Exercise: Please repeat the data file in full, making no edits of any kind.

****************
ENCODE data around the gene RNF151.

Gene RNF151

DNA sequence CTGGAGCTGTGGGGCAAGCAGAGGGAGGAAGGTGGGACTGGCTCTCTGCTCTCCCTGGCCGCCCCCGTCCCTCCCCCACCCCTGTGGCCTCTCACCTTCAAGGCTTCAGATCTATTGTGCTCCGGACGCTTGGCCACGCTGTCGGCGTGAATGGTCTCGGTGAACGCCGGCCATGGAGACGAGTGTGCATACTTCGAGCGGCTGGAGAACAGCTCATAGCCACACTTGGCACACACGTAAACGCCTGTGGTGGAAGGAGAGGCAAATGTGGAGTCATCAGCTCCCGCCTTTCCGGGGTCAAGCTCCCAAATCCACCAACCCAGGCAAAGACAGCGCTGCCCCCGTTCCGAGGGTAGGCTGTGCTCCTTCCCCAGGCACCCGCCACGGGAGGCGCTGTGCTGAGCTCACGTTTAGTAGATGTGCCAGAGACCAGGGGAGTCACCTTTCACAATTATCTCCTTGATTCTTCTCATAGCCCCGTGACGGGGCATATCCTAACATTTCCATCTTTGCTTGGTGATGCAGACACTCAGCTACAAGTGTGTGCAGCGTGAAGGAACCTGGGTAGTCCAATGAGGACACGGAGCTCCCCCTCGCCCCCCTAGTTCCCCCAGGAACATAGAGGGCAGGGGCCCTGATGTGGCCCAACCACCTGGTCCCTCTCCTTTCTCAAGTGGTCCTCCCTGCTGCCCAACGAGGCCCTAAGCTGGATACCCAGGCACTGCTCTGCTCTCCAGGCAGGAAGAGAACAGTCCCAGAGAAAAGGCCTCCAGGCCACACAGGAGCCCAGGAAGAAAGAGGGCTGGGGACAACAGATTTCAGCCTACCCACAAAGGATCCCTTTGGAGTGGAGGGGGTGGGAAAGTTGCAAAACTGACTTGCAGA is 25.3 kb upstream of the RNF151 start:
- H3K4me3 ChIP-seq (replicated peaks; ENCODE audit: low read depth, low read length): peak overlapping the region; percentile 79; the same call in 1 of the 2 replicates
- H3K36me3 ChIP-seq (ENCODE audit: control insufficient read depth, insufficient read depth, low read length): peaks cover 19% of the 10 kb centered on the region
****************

ENCODE data around the gene RNF151.

Gene RNF151

DNA sequence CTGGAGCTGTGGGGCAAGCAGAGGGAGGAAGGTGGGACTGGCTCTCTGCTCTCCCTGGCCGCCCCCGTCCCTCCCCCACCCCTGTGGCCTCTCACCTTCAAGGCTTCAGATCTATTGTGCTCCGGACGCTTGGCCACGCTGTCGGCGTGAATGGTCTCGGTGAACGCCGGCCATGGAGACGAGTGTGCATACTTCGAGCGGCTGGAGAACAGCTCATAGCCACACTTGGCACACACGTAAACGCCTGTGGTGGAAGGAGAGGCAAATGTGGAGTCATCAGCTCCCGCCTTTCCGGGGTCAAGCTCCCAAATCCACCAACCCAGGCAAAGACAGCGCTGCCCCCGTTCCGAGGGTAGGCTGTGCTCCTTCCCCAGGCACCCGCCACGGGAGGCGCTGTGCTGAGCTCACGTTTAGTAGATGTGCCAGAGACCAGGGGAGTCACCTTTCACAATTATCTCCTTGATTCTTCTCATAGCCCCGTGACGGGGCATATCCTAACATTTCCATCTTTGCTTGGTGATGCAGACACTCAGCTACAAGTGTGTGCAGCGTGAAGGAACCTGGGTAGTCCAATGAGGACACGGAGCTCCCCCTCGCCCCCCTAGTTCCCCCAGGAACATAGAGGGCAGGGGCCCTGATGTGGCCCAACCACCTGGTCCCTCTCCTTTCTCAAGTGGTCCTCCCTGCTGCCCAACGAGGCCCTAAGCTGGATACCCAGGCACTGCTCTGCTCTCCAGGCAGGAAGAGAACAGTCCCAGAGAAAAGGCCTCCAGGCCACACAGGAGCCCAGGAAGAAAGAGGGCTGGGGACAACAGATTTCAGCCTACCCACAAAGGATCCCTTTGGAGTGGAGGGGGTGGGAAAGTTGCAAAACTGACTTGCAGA is 25.3 kb upstream of the RNF151 start:
- H3K4me3 ChIP-seq (replicated peaks; ENCODE audit: low read depth, low read length): peak overlapping the region; percentile 79; the same call in 1 of the 2 replicates
- H3K36me3 ChIP-seq (ENCODE audit: control insufficient read depth, insufficient read depth, low read length): peaks cover 19% of the 10 kb centered on the region